Commentary They lack competent and strong faces

The EU doesn’t know how to talk about the economy

The founding fathers of the European integration had one thing in common – not only were they politicians, but they understand business as well.

Jean Monnet, who came from the cognac producing family, knew very well what the basis for a common Europe was – a common market and economic prosperity. The basis on which you can later add a political layer and shared values. As political scientists would call it, the snowball effect.

Recent agony of the Brexit talks shows how the EU is shamefully ignoring its economic foundations. The common market and a prosperity related to it were supposed to be the main and unbeatable argument of PM May to defend her deal with Brussels.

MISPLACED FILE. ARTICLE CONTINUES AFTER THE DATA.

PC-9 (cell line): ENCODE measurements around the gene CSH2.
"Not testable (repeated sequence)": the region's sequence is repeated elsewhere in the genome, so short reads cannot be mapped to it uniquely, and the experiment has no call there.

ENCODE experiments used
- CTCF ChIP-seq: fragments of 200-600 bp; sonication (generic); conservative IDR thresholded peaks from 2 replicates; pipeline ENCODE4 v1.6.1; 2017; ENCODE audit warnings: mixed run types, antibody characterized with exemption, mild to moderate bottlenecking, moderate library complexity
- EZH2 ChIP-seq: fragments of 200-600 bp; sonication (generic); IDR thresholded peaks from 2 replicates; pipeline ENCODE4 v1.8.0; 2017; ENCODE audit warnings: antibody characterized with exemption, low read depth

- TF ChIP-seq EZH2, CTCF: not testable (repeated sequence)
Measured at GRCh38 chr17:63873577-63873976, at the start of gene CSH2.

Without the deal, there will be no customs union and economic impact will be devastating for both the UK and the rest of Europe. By constantly calling for a hard Brexit, the EU fails to communicate its benefits to its citizens.

On the contrary, most ordinary British citizens are going to remember all those absurd directives, exaggerated financial regulations and a fight over the metric system or bulbs. The most noticeable argument for Brexit had an economic base as well – by leaving the EU, Britain should somehow gain 350 million GBP for its healthcare.

In the Czech Republic, a similar pattern can be seen. The European representation here is almost invisible in terms of the economy. They lack competent and strong faces. Economic topics have been presented by MEPs, Czech bureaucrats from Brussels and the Czech public administration.

Every businessman understands that he must sell, for which he needs workers, who should be replaced if they don’t operate well. It should learn Europe a lesson.

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